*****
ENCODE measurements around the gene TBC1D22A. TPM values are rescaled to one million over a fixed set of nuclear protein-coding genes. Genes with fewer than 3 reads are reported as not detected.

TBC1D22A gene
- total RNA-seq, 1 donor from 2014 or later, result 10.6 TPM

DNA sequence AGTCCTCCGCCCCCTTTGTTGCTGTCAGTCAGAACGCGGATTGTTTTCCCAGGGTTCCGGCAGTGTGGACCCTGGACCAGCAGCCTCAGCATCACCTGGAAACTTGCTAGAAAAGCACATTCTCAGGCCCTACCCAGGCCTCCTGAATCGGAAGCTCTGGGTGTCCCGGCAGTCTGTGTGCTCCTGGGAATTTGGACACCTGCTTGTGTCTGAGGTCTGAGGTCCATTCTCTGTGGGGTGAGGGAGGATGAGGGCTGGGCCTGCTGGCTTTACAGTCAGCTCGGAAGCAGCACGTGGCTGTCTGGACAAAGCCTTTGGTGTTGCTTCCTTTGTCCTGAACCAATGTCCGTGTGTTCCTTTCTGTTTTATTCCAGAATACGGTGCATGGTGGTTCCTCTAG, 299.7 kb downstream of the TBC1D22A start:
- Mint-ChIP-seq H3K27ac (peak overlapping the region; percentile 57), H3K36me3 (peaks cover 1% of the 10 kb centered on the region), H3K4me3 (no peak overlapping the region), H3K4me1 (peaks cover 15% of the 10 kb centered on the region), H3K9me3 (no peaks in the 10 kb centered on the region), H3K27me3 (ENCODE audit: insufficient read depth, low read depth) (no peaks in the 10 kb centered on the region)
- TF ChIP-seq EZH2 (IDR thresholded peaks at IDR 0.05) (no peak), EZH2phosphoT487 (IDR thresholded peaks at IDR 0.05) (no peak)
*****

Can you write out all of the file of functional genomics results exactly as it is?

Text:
ENCODE measurements around the gene TBC1D22A. TPM values are rescaled to one million over a fixed set of nuclear protein-coding genes. Genes with fewer than 3 reads are reported as not detected.

TBC1D22A gene
- total RNA-seq, 1 donor from 2014 or later, result 10.6 TPM

DNA sequence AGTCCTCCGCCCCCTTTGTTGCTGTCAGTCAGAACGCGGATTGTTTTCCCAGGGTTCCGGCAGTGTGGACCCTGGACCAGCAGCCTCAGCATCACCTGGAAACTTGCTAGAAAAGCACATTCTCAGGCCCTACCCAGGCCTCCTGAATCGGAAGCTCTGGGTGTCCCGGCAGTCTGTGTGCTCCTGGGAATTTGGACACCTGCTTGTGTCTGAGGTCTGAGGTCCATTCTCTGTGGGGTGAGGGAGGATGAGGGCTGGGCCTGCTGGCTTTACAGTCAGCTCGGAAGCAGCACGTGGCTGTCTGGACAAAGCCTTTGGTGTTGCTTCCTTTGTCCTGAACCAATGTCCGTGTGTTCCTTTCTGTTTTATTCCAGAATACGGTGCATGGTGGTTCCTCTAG, 299.7 kb downstream of the TBC1D22A start:
- Mint-ChIP-seq H3K27ac (peak overlapping the region; percentile 57), H3K36me3 (peaks cover 1% of the 10 kb centered on the region), H3K4me3 (no peak overlapping the region), H3K4me1 (peaks cover 15% of the 10 kb centered on the region), H3K9me3 (no peaks in the 10 kb centered on the region), H3K27me3 (ENCODE audit: insufficient read depth, low read depth) (no peaks in the 10 kb centered on the region)
- TF ChIP-seq EZH2 (IDR thresholded peaks at IDR 0.05) (no peak), EZH2phosphoT487 (IDR thresholded peaks at IDR 0.05) (no peak)